Square dancing and other horrors

Today I watched several hundred third-graders face horrendous torture.

It was the annual May Pole Dance Celebration at my daughter’s elementary school, featuring line dancing, square dancing and even a polka or two.

As we parents aimed video cameras, snapped pictures and beckoned to “please, please just smile,” our children actually had to touch classmates of the other gender. *Shudder!*

My girl, her face beet red, kept her head tilted opposite her dance mate, who copied her stance. Together they skipped, dosie-do’ed and bowed to their partners with stony faces and barely touching sweaty fingers.

Ah, memories!

My own square dancing days spurred the fastest calculating I had ever done as I positioned myself in line to be paired with who I was pretty sure could be the love of my life. Not that we had ever spoken, of course.

Unfortunately, I stink at math. I was paired with someone else, who seemed pretty sure I was the love of his life. Not that we had ever spoken, of course.

The awkwardness!

I ached at the thought that my fingers held too tightly, were too sweaty or scratched his skin. My feet were bricks, sure to crush toes with each twirl. Why couldn’t my hair bounce like my friends’ instead of slapping my partner’s face?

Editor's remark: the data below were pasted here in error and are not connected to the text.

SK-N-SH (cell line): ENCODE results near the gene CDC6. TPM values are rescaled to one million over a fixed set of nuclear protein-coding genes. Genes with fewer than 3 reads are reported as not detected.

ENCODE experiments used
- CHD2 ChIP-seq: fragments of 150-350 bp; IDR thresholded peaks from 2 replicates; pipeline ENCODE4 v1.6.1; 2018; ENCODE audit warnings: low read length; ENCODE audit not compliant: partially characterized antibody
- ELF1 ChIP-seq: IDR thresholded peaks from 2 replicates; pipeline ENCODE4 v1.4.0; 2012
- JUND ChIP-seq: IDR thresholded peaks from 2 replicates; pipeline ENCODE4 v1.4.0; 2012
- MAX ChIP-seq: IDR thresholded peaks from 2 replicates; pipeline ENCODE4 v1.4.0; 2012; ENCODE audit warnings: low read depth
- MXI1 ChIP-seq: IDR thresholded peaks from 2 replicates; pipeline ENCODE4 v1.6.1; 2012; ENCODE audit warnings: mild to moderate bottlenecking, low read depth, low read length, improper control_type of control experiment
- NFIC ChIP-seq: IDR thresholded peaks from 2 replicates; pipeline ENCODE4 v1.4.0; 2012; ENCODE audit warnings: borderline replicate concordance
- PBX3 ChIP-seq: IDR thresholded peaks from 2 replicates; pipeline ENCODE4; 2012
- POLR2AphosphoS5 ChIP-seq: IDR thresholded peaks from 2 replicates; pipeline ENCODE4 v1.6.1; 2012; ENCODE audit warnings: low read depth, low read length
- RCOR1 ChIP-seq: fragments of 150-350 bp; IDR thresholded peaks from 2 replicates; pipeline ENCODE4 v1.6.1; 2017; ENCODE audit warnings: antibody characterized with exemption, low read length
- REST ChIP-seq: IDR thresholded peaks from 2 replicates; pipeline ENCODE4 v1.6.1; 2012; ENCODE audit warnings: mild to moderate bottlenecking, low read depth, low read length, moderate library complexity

The manuscript I’m writing now brings back so many memories like these. My first kiss, my first real fight, my first taste of not fitting in. The clearest memory is realizing that I was the only one in my class wearing dark penny loafers in May. Everyone else had sandals or flip-flops.

But my parents were on a budget, and these loafers fit just fine (thanks to Mom always buying them two sizes too big). I obsessed about these loafers, they way they made my feet look like tanks and my legs like white twigs. Each step I took was a move away from the cool table in the cafeteria.

Here’s where I get to use the best part of being a writer: My kick-butt protag is going to face some of these same tortures and insecurities. But she’s going to come out ok. Better than ok. Just like me. But hopefully she’ll figure that out sooner than I did.

What awkward memories do you have of grade school? Are they reflected in your writing?